The Diving Bell and the Butterfly
The Diving Bell and the Butterfly (original French title: Le Scaphandre et le Papillon) is a memoir by journalist Jean-Dominique Bauby. It describes what his life is like after suffering a massive stroke that left him with locked-in syndrome, where the only bodily movement he could make was to bink his left eyelid. In terms of empathy, the reader is totally looking at the world from Bauby’s autobiographical perspective throughout the book – gaining a grasp of his physical suffering, his psychological torment, his memories, his anger, his fears. The first person narrative is superb at placing the reader inside his mind.
On 9 December 1995, Bauby, the editor-in-chief of French Elle magazine, suffered a stroke and lapsed into a coma. He awoke 20 days later, mentally aware of his surroundings, but physically paralyzed with what is known as locked-in syndrome , with the only exception of some movement in his head and eyes. His right eye had to be sewn up due to an irrigation problem. The entire book was written by Bauby blinking his left eyelid, which took ten months (four hours a day). Using partner assisted scanning, a transcriber repeatedly recited a French language frequency-ordered alphabet (E, S, A, R, I, N, T, U, L, etc.), until Bauby blinked to choose the next letter. The book took about 200,000 blinks to write and an average word took approximately two minutes. The book also chronicles everyday events for a person with locked-in syndrome. These events include playing at the beach with his family, getting a bath, and meeting visitors whilst in hospital at Berck-sur-Mer. On 9 March 1997, three days after the book was published, Bauby died of pneumonia.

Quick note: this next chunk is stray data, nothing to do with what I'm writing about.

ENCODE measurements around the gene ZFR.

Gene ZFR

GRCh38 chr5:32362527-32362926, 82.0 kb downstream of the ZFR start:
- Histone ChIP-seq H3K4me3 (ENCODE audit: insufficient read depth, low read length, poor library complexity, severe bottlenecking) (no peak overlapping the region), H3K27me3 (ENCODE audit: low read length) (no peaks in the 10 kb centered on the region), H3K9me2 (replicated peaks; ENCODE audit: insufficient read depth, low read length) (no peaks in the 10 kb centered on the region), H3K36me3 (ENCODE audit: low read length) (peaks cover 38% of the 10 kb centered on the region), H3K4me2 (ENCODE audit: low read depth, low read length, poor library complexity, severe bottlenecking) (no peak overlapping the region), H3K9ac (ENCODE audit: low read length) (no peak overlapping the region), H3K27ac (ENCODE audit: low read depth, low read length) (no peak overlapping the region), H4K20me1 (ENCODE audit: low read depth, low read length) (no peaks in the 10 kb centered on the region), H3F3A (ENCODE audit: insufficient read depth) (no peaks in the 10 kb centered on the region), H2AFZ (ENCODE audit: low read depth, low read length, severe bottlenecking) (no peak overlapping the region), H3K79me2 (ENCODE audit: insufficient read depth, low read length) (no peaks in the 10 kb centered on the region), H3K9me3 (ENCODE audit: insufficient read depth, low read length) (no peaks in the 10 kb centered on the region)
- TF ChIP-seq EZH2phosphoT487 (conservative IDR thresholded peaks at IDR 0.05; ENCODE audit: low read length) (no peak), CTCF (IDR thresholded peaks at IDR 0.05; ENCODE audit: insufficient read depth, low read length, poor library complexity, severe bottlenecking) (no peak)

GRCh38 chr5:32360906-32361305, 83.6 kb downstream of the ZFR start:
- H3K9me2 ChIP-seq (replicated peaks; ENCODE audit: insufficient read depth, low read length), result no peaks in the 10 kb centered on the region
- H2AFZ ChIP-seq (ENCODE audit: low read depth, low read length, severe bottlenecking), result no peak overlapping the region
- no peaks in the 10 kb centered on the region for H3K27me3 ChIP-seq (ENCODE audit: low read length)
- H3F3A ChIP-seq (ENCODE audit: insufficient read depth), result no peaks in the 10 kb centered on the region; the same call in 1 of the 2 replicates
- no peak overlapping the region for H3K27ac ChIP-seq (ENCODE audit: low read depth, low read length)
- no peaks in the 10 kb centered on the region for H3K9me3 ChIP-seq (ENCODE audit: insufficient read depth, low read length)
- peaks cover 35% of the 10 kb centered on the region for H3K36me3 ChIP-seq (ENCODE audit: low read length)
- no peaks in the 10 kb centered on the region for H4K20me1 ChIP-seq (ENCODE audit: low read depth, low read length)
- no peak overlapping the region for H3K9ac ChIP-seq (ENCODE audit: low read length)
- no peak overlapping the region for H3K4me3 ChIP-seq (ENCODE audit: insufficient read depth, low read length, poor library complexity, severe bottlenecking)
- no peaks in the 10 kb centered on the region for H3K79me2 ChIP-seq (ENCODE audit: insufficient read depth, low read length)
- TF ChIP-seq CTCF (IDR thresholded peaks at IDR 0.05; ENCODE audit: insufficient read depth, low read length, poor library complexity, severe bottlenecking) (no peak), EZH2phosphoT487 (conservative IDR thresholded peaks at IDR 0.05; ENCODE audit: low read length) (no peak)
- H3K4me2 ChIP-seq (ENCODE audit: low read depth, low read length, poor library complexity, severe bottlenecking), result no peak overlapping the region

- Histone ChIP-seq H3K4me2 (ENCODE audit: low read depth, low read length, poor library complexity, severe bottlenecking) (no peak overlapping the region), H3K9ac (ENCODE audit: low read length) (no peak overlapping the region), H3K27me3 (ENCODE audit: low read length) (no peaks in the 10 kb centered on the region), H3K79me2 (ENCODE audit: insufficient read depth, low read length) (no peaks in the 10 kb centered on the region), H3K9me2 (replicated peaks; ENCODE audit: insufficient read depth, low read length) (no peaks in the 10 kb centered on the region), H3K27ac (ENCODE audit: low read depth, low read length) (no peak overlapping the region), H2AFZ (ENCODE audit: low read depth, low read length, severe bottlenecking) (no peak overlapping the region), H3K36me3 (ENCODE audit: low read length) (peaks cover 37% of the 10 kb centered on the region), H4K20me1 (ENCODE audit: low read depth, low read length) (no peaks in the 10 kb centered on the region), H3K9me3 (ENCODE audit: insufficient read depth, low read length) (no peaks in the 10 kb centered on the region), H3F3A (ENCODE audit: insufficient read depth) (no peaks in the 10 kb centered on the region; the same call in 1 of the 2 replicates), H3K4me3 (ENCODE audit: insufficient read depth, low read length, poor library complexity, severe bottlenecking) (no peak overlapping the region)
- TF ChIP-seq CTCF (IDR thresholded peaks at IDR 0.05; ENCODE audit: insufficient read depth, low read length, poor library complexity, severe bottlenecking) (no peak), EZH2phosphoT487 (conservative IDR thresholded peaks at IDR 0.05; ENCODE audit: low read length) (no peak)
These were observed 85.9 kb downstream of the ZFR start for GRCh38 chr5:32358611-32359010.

What I find fascinating is that as a reader I felt a deep empathic connection with Bauby and his suffering – yet he doesn’t come across as having been a particularly pleasant person before his stroke. In fact, I sense he was pretty narcissistic. But this just adds to the interest and complexity of the book.
The book is great, but so is the film directed by Julian Schnabel, especially the opening scene where the viewer is looking out through Bauby’s one good eye as he comes to consciousness after his stroke. Amazing camera work to create a sense of extreme empathic immersion.